3 Sustainable Innovations for Home-Growing CanadiansAmanda SiebertJanuary 28, 2019
Growing at home may have a reputation for increasing the cost of your electrical bill, or requiring a host of environmentally unfriendly tools to guarantee a decent harvest—but what if there were “greener” ways to start growing your own cannabis?
Now that Canadians are able to grow at home, innovative green thumbs are coming out of the woodwork with sustainably minded cultivation tools and mediums geared to those who aren’t quite sure where to start.
Nowhere was this more evident than at the Lift & Co. Expo in Vancouver earlier this month, where salespeople from across North America were eager to show consumers their environmentally safe products. FIND CANNABIS CLONES NEAR YOU
Grow Your Own
FIND CANNABIS CLONES NEAR YOU
The Stealth Box
When North Vancouver’s Brad Simon set out to build prototypes for what would eventually become known as the Stealth Box, he wanted to create an answer to the modern grow kit that utilized the smallest footprint possible, while including all necessary tools and accessories—and at the best price for the consumer.
“We tested out tons of different lights, different nutrients, different soils,” Simon told Leafly.
“We ended up with a really good combination that gets us a small footprint of 20 inches by 20 inches by 36 inches, while producing two to four ounces per grow cycle—and, at about $5 a month to run, it uses almost no energy.”
It may sound too good to be true, but it gets better: the all-encompassing kit includes everything needed from seed to harvest, including a seedling dome, watering can, scissors, organic living soil, nutrients, cloth pots, lights, filters, and a grow manual that takes the user through a step-by-step process. And at $1,495, it falls in line with the cost of other more conventional grow kits.
Simon says the beauty of the Stealth Box is its simplicity. The locking box is also built to comply with federal regulations and allows for exactly four plants.
When choosing the organic living soil for the Stealth Box, Simon opted to keep it local and sourced from Gaia Green, a company based in British Columbia’s Kootenay region with 30 years in the organic fertilizer business. It recently launched a new line of products, U-Cann, which aims to help novices take the guessing game out of growing.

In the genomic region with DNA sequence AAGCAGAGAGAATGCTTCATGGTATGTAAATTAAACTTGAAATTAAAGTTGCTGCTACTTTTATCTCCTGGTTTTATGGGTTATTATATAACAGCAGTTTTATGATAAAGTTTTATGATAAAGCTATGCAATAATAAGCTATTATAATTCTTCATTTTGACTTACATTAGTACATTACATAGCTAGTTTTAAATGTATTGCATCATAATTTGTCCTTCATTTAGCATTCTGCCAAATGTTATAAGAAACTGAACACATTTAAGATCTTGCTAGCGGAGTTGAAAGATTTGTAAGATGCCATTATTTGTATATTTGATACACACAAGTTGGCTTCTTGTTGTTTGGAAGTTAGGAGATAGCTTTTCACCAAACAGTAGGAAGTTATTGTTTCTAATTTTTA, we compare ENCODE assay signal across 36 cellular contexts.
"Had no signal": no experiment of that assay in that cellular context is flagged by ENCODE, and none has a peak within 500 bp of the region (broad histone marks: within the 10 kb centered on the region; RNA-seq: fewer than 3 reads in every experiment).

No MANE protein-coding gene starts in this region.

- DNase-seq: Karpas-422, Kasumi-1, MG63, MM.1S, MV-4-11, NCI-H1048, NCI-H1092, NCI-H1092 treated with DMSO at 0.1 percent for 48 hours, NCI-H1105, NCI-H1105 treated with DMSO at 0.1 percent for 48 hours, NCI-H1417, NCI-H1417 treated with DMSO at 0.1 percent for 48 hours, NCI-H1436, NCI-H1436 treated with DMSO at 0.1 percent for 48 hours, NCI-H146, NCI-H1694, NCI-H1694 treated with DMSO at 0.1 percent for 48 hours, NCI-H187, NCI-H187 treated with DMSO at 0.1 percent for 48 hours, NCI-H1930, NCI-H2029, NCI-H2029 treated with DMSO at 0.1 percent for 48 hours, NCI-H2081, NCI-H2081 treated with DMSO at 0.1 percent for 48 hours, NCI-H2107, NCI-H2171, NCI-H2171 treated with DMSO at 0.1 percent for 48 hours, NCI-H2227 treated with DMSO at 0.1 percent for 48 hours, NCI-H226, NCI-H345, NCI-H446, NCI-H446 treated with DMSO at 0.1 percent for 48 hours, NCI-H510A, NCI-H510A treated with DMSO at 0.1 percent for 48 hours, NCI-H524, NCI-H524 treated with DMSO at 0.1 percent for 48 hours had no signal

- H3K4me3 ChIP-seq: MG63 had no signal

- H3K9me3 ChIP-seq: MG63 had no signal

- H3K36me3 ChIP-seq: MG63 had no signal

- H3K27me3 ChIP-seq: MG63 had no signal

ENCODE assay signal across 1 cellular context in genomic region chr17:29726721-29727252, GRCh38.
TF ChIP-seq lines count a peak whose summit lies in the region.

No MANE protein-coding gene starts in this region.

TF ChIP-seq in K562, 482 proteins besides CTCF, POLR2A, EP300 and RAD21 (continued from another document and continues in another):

Colleen Ross, Gaia Green’s ethics and marketing manager, is also involved in research and development for the company. As an organic farmer whose passion sparked her interest in cannabis, she said she was rather disturbed by the amount of synthetic products that she saw being used on plants that were intended for medicinal use.
“For me, ethically, I thought, we need to influence the cannabis industry to make people aware that there is a simple solution to synthetic options, and that is a simple organic soil medium.”
Ross says Gaia Green’s new U-Cann brand makes it easy for health-minded consumers who may not know what type of medium or nutrients are needed to grow cannabis plants. Each of the line’s three components comes from ethically sourced, organic ingredients suited to the unique needs of the cannabis plant. She says U-Cann formulations not only improve plant performance; they also protect against common diseases like moulds and mildews.
Step one, Ross says, is U-Cann’s Primal Earth, a nutrient dense super soil. Herb Thrive organic nutrients help to increase plant growth during the vegetative stage, while Abundant Bloom, a second nutrient, is meant to be used during the plant’s flowering stage to increase bud production.
The Green Bag Company
If you prefer to stay away from grow kits, finding the right pots and grow bags that allow plants to be easily uprooted and transplanted can be challenging. The Green Bag Company based in Revelstoke, BC has come up with a solution that not only diverts potential waste from landfills; it’s also biodegradable and durable, able to withstand temperatures between -30 degrees to 70 degrees Celsius.
At Green Bag Company, vibrantly coloured grow pots are manufactured from the excess material used by parent company Shade Sails Canada, which has been manufacturing shade sails intended for use on sailboats for the last 20 years.
“Instead of throwing it out, we’re using the leftover from the shade sails to make grow bags,” the company’s Anne Murphy told Leafly. The unique fabric comes from Australia and is so expensive, Murphy said no one would purchase it to make grow bags, so the company began manufacturing their own.
Green Bag Company makes one-, three-, five-, and 10-gallon bags, as well as seedling cones and special transplanter pots that are fitted with Velcro along each side to take the struggle out of transplanting ($14.99 to $39.99). Transplanter kits with multiple pots are also available ($70.99). The reasonably priced, breathable, and biodegradable bags are also UV resistant and BPA free.